Policy Sciences

, Volume 40, Issue 4, pp 313–334 | Cite as

The economics of emergency response

  • Erwin A. Blackstone
  • Andrew J. Buck
  • Simon Hakim


Federal first responder funding is estimated to be $98 billion below the minimum required level over the 5 years ending in 2010. A significant portion of that shortfall can be covered by savings attained by eliminating non-public-good services, initiating public–private partnerships for meeting peak time demand in emergency situations, and contracting-out other public services. We concentrate on such savings in the context of response to false calls to police, fire, and ambulance services. Solving the false alarm problem for police, fire, and ambulance services and eliminating some non-public-good police services could release significant service-hours and 23.7–31.4% of the required additional Homeland Security (HLS) annual spending. Reducing false alarms means 88,000 police, fire, and ambulance first responders could be shifted to HLS activities.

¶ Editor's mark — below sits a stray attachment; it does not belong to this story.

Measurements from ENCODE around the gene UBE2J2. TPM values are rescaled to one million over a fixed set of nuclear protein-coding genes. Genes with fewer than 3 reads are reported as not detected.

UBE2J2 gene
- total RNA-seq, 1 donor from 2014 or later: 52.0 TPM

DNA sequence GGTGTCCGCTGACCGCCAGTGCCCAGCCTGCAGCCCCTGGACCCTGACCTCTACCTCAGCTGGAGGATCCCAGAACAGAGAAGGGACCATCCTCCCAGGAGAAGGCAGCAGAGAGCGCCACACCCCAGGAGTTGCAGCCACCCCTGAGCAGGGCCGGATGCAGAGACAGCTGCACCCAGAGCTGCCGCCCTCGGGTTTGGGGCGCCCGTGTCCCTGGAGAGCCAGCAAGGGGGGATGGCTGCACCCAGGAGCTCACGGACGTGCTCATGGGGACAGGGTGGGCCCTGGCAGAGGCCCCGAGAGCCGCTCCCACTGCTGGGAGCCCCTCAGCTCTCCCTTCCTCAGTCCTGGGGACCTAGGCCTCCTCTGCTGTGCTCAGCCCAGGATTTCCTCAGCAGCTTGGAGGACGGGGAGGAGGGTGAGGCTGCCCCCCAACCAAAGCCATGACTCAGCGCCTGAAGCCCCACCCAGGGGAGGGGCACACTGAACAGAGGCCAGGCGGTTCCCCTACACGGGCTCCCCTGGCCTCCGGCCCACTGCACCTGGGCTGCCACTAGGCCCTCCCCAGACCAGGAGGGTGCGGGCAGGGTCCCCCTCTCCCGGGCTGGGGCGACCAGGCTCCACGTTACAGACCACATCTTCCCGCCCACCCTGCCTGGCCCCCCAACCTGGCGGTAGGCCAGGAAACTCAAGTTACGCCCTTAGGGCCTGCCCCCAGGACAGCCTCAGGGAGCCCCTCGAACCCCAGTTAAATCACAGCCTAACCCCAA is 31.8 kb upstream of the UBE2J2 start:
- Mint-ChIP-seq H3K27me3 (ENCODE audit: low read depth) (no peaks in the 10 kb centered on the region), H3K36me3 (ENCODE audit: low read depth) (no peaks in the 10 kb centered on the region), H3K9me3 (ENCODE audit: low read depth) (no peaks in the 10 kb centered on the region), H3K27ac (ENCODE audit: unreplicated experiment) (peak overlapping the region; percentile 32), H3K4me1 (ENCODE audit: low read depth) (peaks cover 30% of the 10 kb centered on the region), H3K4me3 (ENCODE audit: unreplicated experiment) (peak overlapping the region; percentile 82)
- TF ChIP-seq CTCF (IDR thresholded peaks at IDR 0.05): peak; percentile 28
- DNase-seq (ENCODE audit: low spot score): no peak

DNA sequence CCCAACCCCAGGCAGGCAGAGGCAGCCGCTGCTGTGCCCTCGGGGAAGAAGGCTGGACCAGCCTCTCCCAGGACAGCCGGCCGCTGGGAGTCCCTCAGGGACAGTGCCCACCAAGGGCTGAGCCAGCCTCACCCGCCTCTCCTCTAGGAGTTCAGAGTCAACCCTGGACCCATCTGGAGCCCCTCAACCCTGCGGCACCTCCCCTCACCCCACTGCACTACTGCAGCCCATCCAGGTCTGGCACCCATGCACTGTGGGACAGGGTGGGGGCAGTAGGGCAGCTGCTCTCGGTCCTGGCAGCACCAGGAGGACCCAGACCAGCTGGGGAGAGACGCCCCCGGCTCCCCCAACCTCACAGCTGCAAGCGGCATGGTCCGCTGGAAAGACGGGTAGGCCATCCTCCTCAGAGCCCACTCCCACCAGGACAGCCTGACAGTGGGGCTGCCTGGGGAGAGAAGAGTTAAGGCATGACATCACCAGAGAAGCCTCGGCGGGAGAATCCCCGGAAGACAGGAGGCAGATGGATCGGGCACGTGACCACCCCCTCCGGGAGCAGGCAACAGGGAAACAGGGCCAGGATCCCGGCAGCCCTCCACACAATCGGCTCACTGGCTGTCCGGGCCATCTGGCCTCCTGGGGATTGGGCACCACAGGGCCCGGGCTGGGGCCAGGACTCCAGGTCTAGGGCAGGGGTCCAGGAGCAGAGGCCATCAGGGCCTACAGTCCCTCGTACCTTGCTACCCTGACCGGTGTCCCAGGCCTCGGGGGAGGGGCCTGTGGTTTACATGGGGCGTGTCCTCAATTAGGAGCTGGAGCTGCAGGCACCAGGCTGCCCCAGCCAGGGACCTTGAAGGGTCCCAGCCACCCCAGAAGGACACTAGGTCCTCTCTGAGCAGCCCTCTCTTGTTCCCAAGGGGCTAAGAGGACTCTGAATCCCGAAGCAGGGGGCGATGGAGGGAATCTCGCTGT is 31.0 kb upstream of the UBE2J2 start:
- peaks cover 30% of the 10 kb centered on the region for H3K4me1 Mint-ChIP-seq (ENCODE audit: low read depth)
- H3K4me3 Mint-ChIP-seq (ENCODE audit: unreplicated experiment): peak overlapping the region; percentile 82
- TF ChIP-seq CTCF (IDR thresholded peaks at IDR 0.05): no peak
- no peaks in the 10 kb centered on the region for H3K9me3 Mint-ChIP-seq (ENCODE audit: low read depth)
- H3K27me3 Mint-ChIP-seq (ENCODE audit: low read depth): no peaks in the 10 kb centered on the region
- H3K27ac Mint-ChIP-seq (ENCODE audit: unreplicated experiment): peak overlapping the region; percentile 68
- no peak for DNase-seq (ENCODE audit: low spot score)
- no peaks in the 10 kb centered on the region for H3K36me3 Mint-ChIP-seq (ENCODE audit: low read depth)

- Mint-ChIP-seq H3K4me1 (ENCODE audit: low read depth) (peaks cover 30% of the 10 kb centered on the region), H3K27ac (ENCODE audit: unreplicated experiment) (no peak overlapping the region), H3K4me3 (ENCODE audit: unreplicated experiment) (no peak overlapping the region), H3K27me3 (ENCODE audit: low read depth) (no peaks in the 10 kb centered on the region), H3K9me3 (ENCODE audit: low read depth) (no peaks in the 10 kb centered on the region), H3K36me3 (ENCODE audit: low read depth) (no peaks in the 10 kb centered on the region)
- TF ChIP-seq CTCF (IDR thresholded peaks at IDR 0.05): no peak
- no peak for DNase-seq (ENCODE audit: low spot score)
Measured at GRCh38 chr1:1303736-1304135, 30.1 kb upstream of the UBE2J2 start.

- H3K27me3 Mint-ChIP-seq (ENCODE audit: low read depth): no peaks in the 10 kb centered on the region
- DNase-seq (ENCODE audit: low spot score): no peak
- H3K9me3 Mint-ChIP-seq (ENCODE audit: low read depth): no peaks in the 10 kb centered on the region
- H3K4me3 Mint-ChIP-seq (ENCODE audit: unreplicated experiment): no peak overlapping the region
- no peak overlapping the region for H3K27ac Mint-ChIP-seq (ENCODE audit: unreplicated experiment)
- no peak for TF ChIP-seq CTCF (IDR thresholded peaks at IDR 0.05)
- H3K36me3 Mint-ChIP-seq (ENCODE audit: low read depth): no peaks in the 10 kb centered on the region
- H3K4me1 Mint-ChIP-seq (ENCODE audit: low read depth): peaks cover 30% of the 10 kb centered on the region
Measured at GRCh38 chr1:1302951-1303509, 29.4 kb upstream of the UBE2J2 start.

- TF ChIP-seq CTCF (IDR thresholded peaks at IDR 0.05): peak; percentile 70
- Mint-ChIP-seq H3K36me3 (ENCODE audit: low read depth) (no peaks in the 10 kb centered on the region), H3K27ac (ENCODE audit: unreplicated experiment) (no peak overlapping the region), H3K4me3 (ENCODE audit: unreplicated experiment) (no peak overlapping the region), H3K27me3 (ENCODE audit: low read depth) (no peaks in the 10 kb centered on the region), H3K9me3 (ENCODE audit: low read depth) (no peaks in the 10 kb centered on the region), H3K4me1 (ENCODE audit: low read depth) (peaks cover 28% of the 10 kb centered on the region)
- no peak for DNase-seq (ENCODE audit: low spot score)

Emergency response Public goods Private goods Police Fire Ambulance Homeland security 


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Copyright information

© Springer Science+Business Media, LLC. 2007

Authors and Affiliations

  • Erwin A. Blackstone
    • 1
  • Andrew J. Buck
    • 1
  • Simon Hakim
    • 1
  1. 1.Center for Competitive Government of Temple UniversityPhiladelphiaUSA

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